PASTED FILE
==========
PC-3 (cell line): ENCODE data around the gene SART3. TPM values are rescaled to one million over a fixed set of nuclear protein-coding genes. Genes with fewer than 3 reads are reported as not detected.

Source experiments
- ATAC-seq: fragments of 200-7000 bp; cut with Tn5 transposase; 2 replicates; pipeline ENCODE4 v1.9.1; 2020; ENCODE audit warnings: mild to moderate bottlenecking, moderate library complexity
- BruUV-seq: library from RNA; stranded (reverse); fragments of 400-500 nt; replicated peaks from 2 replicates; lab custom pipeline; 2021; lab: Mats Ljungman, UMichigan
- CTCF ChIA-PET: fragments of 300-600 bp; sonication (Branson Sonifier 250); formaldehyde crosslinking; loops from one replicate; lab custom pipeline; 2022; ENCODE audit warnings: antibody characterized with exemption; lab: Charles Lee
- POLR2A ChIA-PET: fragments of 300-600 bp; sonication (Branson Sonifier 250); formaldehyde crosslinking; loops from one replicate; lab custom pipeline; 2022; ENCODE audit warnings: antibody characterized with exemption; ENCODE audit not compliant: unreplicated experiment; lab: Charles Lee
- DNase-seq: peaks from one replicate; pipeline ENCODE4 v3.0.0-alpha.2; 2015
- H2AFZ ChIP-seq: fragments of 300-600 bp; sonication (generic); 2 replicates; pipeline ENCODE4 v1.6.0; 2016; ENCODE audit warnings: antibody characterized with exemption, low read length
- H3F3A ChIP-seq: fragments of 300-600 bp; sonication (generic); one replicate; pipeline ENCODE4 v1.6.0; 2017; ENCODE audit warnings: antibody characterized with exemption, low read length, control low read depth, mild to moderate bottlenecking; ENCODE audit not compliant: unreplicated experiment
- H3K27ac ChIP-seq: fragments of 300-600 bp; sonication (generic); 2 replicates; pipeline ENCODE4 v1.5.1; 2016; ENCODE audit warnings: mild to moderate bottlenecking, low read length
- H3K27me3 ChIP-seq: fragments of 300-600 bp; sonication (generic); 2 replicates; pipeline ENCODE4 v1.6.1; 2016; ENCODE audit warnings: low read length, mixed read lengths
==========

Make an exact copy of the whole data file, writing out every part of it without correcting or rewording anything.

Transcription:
PC-3 (cell line): ENCODE data around the gene SART3. TPM values are rescaled to one million over a fixed set of nuclear protein-coding genes. Genes with fewer than 3 reads are reported as not detected.

Source experiments
- ATAC-seq: fragments of 200-7000 bp; cut with Tn5 transposase; 2 replicates; pipeline ENCODE4 v1.9.1; 2020; ENCODE audit warnings: mild to moderate bottlenecking, moderate library complexity
- BruUV-seq: library from RNA; stranded (reverse); fragments of 400-500 nt; replicated peaks from 2 replicates; lab custom pipeline; 2021; lab: Mats Ljungman, UMichigan
- CTCF ChIA-PET: fragments of 300-600 bp; sonication (Branson Sonifier 250); formaldehyde crosslinking; loops from one replicate; lab custom pipeline; 2022; ENCODE audit warnings: antibody characterized with exemption; lab: Charles Lee
- POLR2A ChIA-PET: fragments of 300-600 bp; sonication (Branson Sonifier 250); formaldehyde crosslinking; loops from one replicate; lab custom pipeline; 2022; ENCODE audit warnings: antibody characterized with exemption; ENCODE audit not compliant: unreplicated experiment; lab: Charles Lee
- DNase-seq: peaks from one replicate; pipeline ENCODE4 v3.0.0-alpha.2; 2015
- H2AFZ ChIP-seq: fragments of 300-600 bp; sonication (generic); 2 replicates; pipeline ENCODE4 v1.6.0; 2016; ENCODE audit warnings: antibody characterized with exemption, low read length
- H3F3A ChIP-seq: fragments of 300-600 bp; sonication (generic); one replicate; pipeline ENCODE4 v1.6.0; 2017; ENCODE audit warnings: antibody characterized with exemption, low read length, control low read depth, mild to moderate bottlenecking; ENCODE audit not compliant: unreplicated experiment
- H3K27ac ChIP-seq: fragments of 300-600 bp; sonication (generic); 2 replicates; pipeline ENCODE4 v1.5.1; 2016; ENCODE audit warnings: mild to moderate bottlenecking, low read length
- H3K27me3 ChIP-seq: fragments of 300-600 bp; sonication (generic); 2 replicates; pipeline ENCODE4 v1.6.1; 2016; ENCODE audit warnings: low read length, mixed read lengths